Months went by and then, to de Vries' surprise, Microsoft offered him a job though he never formally applied for one. After weeks of work to get a visa, de Vries took the job and wound up designing the Microsoft "Home" lab, a suite of offices converted into an apartment with a living room, kitchen, dining room and study where Microsoft tests new software, computerized television systems and prototype products.

`LOVE BOMBS'

Think fast: How much water flows out of the Mississippi River every day? How many gas stations are there in the United States? How many times does the average person say "the" in a day?

Welcome to a Microsoft job interview.

Interviewers often use questions like these to see how fast candidates can think on their feet. To estimate the daily use of the word "the," for example, someone might start with a one-minute estimate then calculate up to the number of waking hours - 16 for most people, 20 for Microsofties.

A programmer candidate also might be asked to write a short series of software code on an erasable "white board" hung on an office wall. Or several Microsoft employees might join the prospect, and the "team" will conduct a hypothetical meeting to brainstorm new product ideas.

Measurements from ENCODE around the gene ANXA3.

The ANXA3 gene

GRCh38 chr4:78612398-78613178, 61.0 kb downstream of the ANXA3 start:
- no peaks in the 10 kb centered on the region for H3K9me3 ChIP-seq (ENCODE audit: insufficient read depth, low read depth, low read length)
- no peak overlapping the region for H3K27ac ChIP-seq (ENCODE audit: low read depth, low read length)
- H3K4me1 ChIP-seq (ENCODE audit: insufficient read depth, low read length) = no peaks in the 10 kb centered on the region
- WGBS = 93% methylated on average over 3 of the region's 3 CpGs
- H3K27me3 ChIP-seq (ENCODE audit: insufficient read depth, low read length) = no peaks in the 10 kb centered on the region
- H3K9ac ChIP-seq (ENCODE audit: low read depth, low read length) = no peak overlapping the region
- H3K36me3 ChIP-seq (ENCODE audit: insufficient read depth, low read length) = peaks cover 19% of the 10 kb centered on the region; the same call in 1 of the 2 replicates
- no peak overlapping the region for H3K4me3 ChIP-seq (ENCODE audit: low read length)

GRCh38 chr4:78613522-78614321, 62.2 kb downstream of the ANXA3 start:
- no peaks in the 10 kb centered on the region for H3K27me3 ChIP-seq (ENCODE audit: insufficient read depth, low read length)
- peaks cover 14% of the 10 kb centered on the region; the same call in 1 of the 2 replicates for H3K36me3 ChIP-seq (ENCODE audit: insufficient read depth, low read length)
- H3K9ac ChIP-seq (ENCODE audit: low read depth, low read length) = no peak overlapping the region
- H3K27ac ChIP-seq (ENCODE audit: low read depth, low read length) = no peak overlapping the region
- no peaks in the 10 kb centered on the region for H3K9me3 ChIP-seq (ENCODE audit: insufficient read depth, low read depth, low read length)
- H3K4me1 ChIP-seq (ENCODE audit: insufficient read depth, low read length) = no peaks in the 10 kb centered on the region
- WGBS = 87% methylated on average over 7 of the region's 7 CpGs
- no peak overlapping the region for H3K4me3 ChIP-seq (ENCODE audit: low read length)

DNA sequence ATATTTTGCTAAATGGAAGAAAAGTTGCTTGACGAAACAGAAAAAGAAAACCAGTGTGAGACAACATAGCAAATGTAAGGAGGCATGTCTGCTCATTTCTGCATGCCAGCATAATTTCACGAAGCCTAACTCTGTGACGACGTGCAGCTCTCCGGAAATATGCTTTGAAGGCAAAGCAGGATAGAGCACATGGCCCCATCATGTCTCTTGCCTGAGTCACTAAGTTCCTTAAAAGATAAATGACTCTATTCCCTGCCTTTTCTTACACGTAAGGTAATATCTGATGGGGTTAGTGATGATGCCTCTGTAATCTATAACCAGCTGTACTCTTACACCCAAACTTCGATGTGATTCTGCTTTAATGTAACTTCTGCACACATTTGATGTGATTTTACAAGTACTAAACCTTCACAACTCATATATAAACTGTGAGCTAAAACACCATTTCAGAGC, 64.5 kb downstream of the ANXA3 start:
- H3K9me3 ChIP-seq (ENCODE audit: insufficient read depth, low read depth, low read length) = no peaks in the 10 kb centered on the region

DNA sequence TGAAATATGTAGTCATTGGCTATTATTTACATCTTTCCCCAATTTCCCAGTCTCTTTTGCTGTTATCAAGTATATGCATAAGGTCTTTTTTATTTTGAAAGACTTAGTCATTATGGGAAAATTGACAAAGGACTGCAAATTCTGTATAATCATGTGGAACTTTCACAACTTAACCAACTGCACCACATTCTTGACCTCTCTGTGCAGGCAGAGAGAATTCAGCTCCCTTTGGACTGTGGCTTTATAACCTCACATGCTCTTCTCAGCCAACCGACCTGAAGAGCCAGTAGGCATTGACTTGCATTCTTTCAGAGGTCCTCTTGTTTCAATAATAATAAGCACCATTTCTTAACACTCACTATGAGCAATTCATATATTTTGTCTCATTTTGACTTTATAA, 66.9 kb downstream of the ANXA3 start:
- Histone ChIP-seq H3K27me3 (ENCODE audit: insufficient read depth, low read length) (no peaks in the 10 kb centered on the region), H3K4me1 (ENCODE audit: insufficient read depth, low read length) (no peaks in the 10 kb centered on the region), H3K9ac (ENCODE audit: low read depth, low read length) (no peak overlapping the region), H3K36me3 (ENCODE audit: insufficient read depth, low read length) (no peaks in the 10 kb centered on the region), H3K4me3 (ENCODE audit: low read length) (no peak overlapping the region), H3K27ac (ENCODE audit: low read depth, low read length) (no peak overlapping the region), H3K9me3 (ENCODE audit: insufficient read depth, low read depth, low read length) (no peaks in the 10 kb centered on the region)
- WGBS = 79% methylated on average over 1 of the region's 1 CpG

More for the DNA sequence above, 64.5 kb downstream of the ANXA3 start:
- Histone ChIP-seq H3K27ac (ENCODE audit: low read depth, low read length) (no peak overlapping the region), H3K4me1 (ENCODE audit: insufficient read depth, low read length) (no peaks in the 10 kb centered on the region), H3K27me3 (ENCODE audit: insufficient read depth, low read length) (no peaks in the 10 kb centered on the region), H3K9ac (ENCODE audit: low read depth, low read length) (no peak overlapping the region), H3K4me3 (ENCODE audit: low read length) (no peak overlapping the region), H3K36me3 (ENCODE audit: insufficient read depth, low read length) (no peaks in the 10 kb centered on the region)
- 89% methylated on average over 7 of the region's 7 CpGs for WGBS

The series of one-to-1 1/2-hour interviews frequently lasts a full day, although the schedule beyond a half day is often not divulged to the candidate. That way, if the person flops early in the day, the candidate is told he or she is done and subsequent interviews are canceled.

Throughout the day, the interviewers e-mail one another to pass along their impressions. While the candidate is being shuttled between interviews, the first interviewer might e-mail the next to point out the candidate's weaknesses or suggest questions.

By the end of the day, a final interviewer, or "closer," might get the sign to go into "sell mode," trying to persuade the candidate to take a job. If a prospect is particularly impressive, this switch might take place as early as noon, over lunch at the Thai Kitchen in Redmond or in Microsoft's famed food-court style cafeteria.